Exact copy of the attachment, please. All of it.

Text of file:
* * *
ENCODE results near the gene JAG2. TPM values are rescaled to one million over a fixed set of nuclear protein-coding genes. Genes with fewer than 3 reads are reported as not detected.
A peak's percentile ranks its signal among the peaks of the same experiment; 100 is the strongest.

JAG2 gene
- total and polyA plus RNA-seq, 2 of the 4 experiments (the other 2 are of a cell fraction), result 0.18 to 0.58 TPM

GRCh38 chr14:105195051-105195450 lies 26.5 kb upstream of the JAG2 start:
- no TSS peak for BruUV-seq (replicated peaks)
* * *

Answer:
ENCODE results near the gene JAG2. TPM values are rescaled to one million over a fixed set of nuclear protein-coding genes. Genes with fewer than 3 reads are reported as not detected.
A peak's percentile ranks its signal among the peaks of the same experiment; 100 is the strongest.

JAG2 gene
- total and polyA plus RNA-seq, 2 of the 4 experiments (the other 2 are of a cell fraction), result 0.18 to 0.58 TPM

GRCh38 chr14:105195051-105195450 lies 26.5 kb upstream of the JAG2 start:
- no TSS peak for BruUV-seq (replicated peaks)